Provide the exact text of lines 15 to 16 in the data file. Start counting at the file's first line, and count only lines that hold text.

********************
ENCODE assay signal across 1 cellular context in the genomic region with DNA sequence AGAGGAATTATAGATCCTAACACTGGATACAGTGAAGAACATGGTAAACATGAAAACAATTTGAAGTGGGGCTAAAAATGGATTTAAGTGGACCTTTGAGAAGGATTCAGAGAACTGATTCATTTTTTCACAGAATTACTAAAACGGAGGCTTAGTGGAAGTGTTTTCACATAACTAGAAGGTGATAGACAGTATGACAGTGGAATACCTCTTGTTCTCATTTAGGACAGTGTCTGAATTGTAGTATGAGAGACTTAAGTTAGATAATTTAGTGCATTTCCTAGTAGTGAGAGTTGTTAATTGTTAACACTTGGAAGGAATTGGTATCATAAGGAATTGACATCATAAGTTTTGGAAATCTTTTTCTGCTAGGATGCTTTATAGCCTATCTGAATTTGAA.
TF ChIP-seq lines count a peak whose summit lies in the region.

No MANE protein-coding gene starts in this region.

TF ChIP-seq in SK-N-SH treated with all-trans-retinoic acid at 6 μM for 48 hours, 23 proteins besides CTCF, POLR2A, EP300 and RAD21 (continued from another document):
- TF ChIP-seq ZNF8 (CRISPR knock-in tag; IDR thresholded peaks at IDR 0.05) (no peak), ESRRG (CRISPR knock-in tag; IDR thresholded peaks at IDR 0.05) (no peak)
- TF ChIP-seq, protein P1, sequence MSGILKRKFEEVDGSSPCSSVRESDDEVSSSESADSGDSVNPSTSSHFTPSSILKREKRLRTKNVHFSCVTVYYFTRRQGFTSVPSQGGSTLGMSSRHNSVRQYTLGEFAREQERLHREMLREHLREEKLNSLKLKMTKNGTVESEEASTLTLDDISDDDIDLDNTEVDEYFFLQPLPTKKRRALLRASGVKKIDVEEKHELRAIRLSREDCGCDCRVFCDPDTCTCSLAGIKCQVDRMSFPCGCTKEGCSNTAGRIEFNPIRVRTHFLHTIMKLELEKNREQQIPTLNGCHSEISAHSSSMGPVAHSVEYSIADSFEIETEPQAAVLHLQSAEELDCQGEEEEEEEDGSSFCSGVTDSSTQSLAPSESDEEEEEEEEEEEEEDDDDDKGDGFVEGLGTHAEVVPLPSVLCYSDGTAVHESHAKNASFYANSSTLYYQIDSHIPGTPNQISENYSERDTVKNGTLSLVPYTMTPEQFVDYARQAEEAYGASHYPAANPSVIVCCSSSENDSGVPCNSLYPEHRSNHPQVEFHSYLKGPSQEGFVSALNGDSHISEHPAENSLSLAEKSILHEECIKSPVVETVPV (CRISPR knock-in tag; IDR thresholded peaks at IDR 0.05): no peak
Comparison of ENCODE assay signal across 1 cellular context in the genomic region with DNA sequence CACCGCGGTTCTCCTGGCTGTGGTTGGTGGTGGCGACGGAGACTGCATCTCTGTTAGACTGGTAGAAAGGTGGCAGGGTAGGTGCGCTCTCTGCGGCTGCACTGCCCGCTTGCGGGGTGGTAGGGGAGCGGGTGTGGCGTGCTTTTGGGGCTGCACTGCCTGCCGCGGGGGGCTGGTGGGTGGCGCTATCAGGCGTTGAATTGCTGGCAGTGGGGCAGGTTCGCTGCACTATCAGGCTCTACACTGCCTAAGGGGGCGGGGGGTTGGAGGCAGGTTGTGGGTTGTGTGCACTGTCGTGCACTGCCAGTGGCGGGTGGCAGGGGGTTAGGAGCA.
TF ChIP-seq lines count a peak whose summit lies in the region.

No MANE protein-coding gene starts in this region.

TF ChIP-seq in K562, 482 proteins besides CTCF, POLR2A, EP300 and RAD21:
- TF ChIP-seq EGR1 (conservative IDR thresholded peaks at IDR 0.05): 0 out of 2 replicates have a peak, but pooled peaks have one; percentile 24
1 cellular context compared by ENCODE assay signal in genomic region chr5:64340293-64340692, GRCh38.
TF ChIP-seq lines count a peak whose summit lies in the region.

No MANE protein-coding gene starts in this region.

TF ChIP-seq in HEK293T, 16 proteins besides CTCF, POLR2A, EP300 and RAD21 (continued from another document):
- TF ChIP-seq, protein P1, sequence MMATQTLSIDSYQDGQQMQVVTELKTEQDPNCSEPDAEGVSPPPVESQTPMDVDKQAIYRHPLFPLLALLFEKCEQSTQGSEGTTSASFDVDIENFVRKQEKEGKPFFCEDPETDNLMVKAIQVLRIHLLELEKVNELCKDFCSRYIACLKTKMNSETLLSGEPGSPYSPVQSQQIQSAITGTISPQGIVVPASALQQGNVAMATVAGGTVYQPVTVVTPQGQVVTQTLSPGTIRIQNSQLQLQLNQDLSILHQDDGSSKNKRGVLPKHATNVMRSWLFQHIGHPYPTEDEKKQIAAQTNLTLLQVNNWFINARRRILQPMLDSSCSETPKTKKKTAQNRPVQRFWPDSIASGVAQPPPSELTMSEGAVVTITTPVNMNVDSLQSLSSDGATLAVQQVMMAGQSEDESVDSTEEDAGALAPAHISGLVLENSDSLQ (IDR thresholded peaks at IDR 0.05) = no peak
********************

TF ChIP-seq in HEK293T, 16 proteins besides CTCF, POLR2A, EP300 and RAD21 (continued from another document):
- TF ChIP-seq, protein P1, sequence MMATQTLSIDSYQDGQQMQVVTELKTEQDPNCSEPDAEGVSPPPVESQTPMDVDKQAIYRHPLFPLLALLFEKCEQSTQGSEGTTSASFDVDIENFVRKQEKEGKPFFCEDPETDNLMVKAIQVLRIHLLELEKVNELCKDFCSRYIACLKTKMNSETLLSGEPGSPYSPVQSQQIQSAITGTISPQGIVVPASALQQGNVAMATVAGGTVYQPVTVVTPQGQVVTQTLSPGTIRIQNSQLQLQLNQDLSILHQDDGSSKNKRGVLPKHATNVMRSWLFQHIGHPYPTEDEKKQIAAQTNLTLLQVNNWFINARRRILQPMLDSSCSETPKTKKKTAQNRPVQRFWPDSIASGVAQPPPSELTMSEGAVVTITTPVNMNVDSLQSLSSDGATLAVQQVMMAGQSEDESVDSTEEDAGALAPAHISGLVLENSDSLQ (IDR thresholded peaks at IDR 0.05) = no peak